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doctrine of the means of internal expression, a thing that is altogether inconceivable. And we know well the reason of its inconceivability; expression, considered in itself, is a primary theoretic activity, and as such precedes practice and intellectual knowledge which illumines practice and is independent alike of both. It aids for its part to illumine practice, but is not illuminated by it. Expression does not possess means, because it has not an end ; it has intuitions of things, but it does not will and is therefore unanalysable into the abstract components of volition, means and end. Sometimes a certain writer is said to have invented a new technique of fiction or of drama, or a painter is said to have discovered a new technique of distributing light. The word is used here at hazard; because the so-called new technique is really that romance itself, or that new picture itself and nothing else. The distribution of light belongs to the vision of the picture itself; as the technique of a dramatist is his dramatic conception itself. On other occasions, the word “technique " is used to designate certain merits or defects in a work that is a failure; and it is euphemistically said that the conception is bad but the technique good, or that the conception is good but the technique bad. On the other hand, when we talk of the different ways of painting in oils, or of etching, or of sculpturing in alabaster, then the word “technique" is in its place; but in such a case the adjective “artistic" is used metaphorically. And if a dramatic technique in the aesthetic sense be impossible, a theatrical technique of processes of externalization of certain particular aesthetic works is not impossible. When, for instance, women were introduced on the stage in Italy in the second half of the sixteenth century, in place of men dressed as women, this was a true and real discovery in theatrical technique; such too was the perfecting in the following century of machines for the rapid changing of scenery by the impresarios of Venice. The collection of technical knowledge at the service of artists desirous of externalizing their expressions, can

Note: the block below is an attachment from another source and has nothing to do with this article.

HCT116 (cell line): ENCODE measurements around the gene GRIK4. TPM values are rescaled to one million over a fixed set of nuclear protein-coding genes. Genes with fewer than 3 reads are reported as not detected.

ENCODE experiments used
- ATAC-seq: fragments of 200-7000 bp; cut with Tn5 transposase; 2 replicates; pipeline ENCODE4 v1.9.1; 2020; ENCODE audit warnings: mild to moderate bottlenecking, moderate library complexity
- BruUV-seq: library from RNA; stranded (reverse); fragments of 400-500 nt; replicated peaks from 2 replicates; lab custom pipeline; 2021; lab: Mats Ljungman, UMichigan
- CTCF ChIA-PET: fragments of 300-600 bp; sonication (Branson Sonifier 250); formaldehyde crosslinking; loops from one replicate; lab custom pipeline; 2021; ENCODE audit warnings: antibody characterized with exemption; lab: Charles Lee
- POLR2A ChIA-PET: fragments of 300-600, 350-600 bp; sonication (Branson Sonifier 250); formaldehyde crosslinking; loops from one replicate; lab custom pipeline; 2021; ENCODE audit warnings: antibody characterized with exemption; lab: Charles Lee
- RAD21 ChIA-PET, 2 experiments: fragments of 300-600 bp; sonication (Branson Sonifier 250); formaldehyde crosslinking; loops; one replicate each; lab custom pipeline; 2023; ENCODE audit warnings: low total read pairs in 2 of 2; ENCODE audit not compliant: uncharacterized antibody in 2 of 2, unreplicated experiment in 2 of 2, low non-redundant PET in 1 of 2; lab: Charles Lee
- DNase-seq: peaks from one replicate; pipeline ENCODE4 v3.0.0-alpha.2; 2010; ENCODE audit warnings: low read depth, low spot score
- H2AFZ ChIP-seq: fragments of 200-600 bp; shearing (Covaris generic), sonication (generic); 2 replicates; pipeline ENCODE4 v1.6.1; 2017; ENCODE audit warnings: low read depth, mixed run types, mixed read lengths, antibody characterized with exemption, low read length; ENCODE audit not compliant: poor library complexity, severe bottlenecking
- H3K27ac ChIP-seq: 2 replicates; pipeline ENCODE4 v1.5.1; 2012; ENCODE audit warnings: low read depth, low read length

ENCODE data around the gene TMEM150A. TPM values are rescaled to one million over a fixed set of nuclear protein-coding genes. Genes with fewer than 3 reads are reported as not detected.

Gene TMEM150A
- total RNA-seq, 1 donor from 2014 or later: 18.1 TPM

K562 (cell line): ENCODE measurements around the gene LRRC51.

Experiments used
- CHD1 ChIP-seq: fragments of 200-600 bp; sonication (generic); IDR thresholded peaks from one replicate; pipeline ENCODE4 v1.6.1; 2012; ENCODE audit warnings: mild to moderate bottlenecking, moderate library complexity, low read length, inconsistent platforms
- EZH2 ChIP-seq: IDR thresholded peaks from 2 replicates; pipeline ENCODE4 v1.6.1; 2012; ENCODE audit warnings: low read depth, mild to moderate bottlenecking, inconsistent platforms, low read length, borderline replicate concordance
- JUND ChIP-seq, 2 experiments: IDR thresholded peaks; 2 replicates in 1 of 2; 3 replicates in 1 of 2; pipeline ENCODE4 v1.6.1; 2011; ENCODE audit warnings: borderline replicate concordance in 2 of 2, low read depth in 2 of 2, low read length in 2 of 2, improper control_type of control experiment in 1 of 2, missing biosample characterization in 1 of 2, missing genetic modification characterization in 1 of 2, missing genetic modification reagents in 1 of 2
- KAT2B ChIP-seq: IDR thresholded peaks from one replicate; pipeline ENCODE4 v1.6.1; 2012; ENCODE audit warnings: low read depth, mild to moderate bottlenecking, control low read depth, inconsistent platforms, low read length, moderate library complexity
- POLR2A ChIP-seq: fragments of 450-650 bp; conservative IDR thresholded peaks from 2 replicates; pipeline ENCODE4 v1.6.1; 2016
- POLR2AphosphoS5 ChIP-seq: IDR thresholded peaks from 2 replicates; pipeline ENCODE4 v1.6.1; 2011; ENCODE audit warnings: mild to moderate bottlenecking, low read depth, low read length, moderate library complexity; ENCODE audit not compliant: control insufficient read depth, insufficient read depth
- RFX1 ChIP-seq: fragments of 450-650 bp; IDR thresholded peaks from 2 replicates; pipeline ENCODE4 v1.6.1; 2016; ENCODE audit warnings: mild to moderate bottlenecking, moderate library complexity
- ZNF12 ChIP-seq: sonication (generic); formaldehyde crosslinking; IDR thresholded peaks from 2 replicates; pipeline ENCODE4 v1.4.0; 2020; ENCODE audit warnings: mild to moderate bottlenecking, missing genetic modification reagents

be divided into groups, which may be entitled theories
of the arts. Thus arises a theory of Architecture, com-
prising mechanical laws, information relating to the
weight or resistance of the materials of construction or
of fortification, manuals relating to the method of mixing
lime or stucco ; a theory of Sculpture, containing advice
as to the instruments to be used for sculpturing the various
sorts of stone, for obtaining a successful mixture of
bronze, for working with the chisel, for the accurate casting